- The Encyclopedia of Christian Literature, Vol. 1: Genres and Types/Biographies A-G; Vol. 2: Biographies H-Z
"Literature" in this encyclopedia is understood very broadly indeed. It is not a gathering of articles on literature in the romantic sense—poetry, fiction, and the drama—but rather in the preromantic and postmodern sense of "writing." That it aims to be encyclopedic is admirable, although potential readers should be warned that it has a heavy bias toward the United States.
The encyclopedia has two volumes. The first begins with the genres and types of Christian writing, and here one finds useful entries ranging from apocalyptic literature to women's literature. Thereafter, both volumes are devoted to a wide range of authors, entries on whom are arranged alphabetically. The editor rightly distinguishes "Christian writers" from "writers who are Christians" (1:xxi), as well as notes the inclusion "for the most part" of "writers who are professing Christians" (1:xxi) and the exclusion of "works by authors whose philosophy is in open conflict with Christianity" (1:xxi). The last criterion must be laxly held, since there is an entry on John Hick who, we are told, rejects the claim that Jesus is God incarnate and advises that an afterlife is improbable (2:364).
Potential readers drawn to "religion and literature" will find pieces on G.K. Chesterton, T. S. Eliot, George Herbert, G. M. Hopkins, Flannery O'Connor, R. S. Thomas, and many other rightly expected literary figures. They will not find anything on William Wordsworth, however, and will look in vain for Frederich Hölderlin, Aurelius Clemens Prudentius, Angelus Silesius, and Marco Girolamo Vida. Some choices make the American flavor of the venture intense. There is a long entry on the younger American poet Scott Cairns and a shorter one on Luci Shaw; yet in an anthology that seeks to be global, one would expect articles on two important Australian Catholic poets: James McAuley and Francis Webb. The British poet Geoffrey Hill certainly deserves an entry. One might reasonably have expected an article on Canadian literary critic Northrop Frye.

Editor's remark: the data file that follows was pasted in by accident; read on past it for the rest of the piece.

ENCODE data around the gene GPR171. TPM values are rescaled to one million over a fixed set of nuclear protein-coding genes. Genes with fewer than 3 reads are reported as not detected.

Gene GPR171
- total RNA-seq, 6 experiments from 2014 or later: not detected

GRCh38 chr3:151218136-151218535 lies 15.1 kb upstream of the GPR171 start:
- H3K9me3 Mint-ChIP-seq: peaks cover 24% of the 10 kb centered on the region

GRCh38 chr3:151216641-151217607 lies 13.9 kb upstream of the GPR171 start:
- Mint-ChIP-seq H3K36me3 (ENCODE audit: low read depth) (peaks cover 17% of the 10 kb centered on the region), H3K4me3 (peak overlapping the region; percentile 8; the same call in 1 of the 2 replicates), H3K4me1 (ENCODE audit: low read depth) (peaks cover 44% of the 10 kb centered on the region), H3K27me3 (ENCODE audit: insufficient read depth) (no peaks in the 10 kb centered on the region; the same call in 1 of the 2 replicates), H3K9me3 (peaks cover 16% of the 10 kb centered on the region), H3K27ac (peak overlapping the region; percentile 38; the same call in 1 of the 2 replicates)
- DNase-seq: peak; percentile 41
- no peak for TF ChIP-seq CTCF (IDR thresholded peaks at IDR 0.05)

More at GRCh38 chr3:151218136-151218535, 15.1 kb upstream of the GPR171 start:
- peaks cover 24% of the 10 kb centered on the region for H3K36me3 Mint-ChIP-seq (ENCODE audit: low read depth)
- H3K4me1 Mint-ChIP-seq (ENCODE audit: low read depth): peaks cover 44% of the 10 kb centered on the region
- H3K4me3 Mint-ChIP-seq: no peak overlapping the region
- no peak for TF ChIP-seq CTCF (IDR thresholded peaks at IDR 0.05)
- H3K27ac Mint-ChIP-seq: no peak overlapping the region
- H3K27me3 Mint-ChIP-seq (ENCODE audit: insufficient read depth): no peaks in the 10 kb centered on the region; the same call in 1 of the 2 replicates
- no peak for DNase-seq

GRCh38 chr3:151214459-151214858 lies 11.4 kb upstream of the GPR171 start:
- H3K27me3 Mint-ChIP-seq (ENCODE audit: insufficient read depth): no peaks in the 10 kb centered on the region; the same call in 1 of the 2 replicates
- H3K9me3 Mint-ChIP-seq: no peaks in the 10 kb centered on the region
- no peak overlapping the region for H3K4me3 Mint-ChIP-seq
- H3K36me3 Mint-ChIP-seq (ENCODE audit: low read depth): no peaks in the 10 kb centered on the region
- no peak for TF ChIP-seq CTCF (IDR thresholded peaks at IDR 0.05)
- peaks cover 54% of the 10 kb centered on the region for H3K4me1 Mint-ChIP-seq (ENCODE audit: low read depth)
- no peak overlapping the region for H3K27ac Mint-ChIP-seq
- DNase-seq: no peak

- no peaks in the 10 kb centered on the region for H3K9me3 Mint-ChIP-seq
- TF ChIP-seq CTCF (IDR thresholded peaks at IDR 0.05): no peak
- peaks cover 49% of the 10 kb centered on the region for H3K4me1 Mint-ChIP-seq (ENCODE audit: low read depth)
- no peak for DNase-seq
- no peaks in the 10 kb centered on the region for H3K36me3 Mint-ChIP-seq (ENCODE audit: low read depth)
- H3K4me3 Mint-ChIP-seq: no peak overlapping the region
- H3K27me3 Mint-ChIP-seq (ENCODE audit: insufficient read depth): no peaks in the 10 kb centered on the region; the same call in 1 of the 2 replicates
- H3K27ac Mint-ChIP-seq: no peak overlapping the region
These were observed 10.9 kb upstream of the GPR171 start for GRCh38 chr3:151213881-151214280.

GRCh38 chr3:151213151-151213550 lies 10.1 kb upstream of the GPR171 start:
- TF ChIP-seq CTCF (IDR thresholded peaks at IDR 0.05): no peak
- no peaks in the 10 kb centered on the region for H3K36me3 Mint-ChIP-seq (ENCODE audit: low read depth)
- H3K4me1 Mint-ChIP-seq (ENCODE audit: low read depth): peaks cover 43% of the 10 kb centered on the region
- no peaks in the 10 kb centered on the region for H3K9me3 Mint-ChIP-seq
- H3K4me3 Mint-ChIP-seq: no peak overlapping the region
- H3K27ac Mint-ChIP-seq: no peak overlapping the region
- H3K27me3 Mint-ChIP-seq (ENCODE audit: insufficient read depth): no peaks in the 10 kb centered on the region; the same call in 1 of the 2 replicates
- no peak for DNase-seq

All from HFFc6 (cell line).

Looking outside the fields of creative writing and literary criticism, readers will be enriched by familiarizing themselves with great Christian writers: [End Page 737] Ss. John Chrysostom and Gregory of Nazianzus, for instance. There is an outstanding entry on Hugh of St. Victor. Why some important figures—St. Gregory of Nyssa, for example—are mentioned in several entries but have no article devoted to them must be due to oversight or to lack of space. Yet space could have been saved by eliminating entries on some of the many American evangelicals who are better known for their energy than their literary excellence.
The game of finding odd inclusions and unacceptable exclusions is one that no editor of an encyclopedia likes a reviewer to play. Yet blind spots need to be identified in a large-scale reference work. Alvin Plantinga is a fine philosopher, but does his writing fall in any significant sense under "literature"? If it does, why is there no entry on Alasdair MacIntyre or Jean-Luc Marion? Ludwig Wittgenstein is a groundbreaking philosopher, to be sure, but is the information that he "has had a major influence on Christian thinkers" (2:649) sufficient to warrant inclusion? There is far more reason to include Immanuel Kant and J.G. Fichte, although neither appears in the encyclopedia.
Reference works need to be proofread to a very high standard; they may be read and cited by many students over many years. We are told that Simone Weil converted to Catholicism (1:122); later, we are correctly informed that she might have been baptized on her deathbed (2:635). There is a world of difference between the two statements. We are told that Karl Barth "began producing" the Church Dogmatics in 1919 (1:158), yet he did so only after finding the first volume...